By Steven Suskin
23 Sep 2012
After giving an impressive performance in last season's ill-fated Bonnie & Clyde, Laura Osnes continued to entertain us in Pipe Dream in March and Carnegie Hall's one-night-only Sound of Music in April. With a further R&H gig already lined up for next winter — namely Cinderella — Osnes stepped into the Cafe Carlyle this past June. A live recording of her act which has just been released on CD by Broadway Records, under the title "Dream a Little Dream."
Osnes was enjoyable at the Carlyle, demonstrating that she is indeed ready to move into the ranks of Broadway leading ladies. But there was something tentative about her performance. A lack of seasoning, or authority; at times she seemed unsure as to whether she belonged in such luxe surroundings. This carries over to the CD. Some of the selections, like "How 'Bout a Dance?" and "All The Things You Are," are just lovely. Others, like "Fever" and "Femininity," are less than convincing.
(Sondheimites paging through the liner notes might lose a couple of heartbeats when they see the listing of an unknown song by Sondheim & Styne. But Osnes sings no Sondheim; it's just a typo. The misattributed song is actually Marvin Laird and Joel Paley's "Born to Entertain.")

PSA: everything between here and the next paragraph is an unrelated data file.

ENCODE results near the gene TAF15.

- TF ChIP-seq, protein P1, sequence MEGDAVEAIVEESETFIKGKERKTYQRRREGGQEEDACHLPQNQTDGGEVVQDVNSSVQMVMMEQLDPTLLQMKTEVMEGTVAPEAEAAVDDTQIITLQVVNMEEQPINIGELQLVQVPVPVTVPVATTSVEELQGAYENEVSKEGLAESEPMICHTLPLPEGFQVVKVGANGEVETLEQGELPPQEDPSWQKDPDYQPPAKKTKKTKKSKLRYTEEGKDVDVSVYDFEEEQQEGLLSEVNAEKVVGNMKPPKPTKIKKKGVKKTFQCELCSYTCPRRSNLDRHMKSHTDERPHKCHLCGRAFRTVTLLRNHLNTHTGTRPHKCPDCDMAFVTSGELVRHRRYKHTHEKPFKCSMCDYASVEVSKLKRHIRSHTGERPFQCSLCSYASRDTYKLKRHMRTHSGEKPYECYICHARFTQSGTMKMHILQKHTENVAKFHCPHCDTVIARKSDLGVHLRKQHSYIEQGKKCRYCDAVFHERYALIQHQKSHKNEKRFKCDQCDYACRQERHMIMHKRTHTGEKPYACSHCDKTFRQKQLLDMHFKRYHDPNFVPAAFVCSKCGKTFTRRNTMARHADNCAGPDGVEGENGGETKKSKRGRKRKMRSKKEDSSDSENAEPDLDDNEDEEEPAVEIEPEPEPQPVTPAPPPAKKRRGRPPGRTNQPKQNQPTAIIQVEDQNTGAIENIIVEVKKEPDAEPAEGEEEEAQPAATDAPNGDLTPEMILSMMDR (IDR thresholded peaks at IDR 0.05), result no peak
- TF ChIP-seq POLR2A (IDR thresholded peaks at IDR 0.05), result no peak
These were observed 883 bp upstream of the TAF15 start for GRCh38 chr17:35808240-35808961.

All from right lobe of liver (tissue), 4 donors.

Highlights of the recording come in duets with two of Osnes' co-stars. Tom Wopat — who played a supporting role in the Encores! Pipe Dream — comes in for Frank Loesser's "Baby, It's Cold Outside." This is a wonderfully tuneful and clever counterpart duet when done right, and Osnes and Wopat do it precisely right. Then comes Jeremy Jordan, who occupied himself last season with Bonnie & Clyde and Newsies. Having watched him multiple times in those roles, I'm surprised to discover on this CD that the man is actually funny. (He only appeared once during Osnes' engagement, not on the night I attended.) The pair — who played those fabled gunslingers in Frank Wildhorn's musical — are here partnered as a different pair of sharpshooters, Annie Oakley and Frank Butler singing "Anything You Can Do." The two of them cut up so well that you can almost imagine them doing Annie. The Irving Berlin Annie, that is.
(Steven Suskin is author of "Show Tunes" as well as "The Sound of Broadway Music: A Book of Orchestrators and Orchestrations," "Second Act Trouble," the "Broadway Yearbook" series and the "Opening Night on Broadway" books. He also pens Playbill.com's Book Shelf and DVD Shelf columns. He can be reached at Ssuskin@aol.com.)